COURT DETERMINES WHETHER THE FATHER SUFFICIENTLY PROVED THAT THE MOTHER DID CONTRAVENE THE COURT ORDERS
Habbal & Jamar  FCCA 486 (17 March 2021)
This is an application intervention filed by the father against the mother where the latter alleged that she used her best endeavors to facilitate telephone communications between the children and their father and a determination whether the mother discussed family court proceedings and marital issues with the children which is a contravention to the court order.
On 13 May 2020, the Court made final parenting orders in respect of the parties’ two children, X born in 2012 and Y born in 2014. On 8 September 2020, just under 5 months after the making of final orders, the father filed an Application-Contravention.
The father alleges that the mother:
(1) did not use her best endeavors to facilitate the children communicating with the father;
(2) failed to provide to the father the children’s “iTunes account” thus failing to use her best endeavors to facilitate the children communicating with the father using electronic communication using their own electronic devices; and
(3) discussed the Family Court proceedings or the parties’ marital issues with the children, all being said to be in breach of the final orders.
As to the first and second allegation, the mother’s affidavit sets out the details of her usual attempts at encouraging the children to speak to the father and in general what happens when the father calls to speak to the children. She speaks to reminding the children each evening that they need to communicate with their father, ensuring that the children’s daily routine is completed so that they are available to communicate with the father at the scheduled time and ensuring that the children’s relevant devices are available and sufficiently charged in order for that communication to occur.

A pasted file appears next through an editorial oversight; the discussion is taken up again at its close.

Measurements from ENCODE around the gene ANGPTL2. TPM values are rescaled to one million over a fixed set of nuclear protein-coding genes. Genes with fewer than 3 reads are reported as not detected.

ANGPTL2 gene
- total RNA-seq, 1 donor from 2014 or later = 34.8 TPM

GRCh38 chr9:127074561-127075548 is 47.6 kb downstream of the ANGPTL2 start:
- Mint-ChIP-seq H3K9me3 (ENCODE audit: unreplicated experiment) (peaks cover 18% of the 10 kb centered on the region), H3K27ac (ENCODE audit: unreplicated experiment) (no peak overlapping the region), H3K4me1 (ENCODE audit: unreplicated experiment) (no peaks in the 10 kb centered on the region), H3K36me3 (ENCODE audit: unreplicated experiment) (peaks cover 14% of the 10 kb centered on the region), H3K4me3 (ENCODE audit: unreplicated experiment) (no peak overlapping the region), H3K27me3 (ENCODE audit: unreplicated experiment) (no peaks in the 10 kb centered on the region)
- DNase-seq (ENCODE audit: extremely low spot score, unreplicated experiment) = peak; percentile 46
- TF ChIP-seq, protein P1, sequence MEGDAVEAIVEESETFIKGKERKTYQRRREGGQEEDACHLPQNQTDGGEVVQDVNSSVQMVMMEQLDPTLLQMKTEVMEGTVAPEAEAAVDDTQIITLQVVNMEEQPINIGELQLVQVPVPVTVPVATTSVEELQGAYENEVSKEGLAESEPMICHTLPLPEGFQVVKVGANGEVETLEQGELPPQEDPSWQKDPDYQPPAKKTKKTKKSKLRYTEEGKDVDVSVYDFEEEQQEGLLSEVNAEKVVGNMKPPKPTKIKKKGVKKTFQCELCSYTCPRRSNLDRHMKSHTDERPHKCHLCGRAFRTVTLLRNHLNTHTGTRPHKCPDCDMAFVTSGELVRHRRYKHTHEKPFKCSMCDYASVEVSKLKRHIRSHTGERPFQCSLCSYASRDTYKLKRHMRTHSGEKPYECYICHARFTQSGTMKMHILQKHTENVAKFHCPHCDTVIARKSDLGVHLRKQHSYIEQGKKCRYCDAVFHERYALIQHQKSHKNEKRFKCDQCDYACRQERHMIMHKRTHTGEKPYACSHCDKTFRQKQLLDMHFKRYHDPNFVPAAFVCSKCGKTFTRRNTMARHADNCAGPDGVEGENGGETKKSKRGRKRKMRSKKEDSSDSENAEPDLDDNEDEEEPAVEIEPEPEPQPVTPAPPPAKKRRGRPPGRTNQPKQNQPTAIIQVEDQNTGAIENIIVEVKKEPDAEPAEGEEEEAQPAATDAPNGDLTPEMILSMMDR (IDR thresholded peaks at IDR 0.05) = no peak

The mother then requested that if the father proposed to provide the children with personal devices and accounts “namely an iPad and iTunes account” that he can use to contact the children whilst they are with the mother, that due to her privacy concerns, he provides the mother with the requisite funds and she would then purchase those devices.
As to the last charge, the father alleged that whilst the children were spending time with the father, the mother spoke to them, and that part of the conversation between X and the mother occurred whilst the phone was off loudspeaker and which the father could not hear. During that same phone call, the mother had a conversation with the father and offered to pick the children up.
Issue: Did the mother contravene with the court orders?
The father, who has the onus, was not able to say, except in a very general way, that he telephoned the children on those particular days but that they did not answer. Even with the mother’s evidence as to her usual practice of not answering telephone calls from the father at the scheduled time, but rather asking the children to do so, the evidence is insufficient to prove on the balance of probabilities, that the mother either intentionally failed to comply with the order or that she made no reasonable attempt to comply with the order as alleged.
There is evidence that the children have their own iPads at the father’s home and that the mother does not permit them to bring these devices to her home, it appears due to similar privacy and safety concerns. The father, who has the onus, provides no evidence of his own attempts to facilitate communications using electronic devices or of the children not being able to do so. His evidence is limited to requests made by the mother for the children’s iTunes account details (which the children do not have). The evidence in the father’s case is grossly insufficient to prove, on the balance of probabilities, that the mother either intentionally failed to comply with the order or that she made no reasonable attempt to comply with the order as alleged.
As to the last charge, the evidence is again, grossly insufficient to prove, on the balance of probabilities, that the mother either intentionally failed to comply with the order or that she made no reasonable attempt to comply with the order as alleged.
Conclusion: The court orders that the application be dismissed.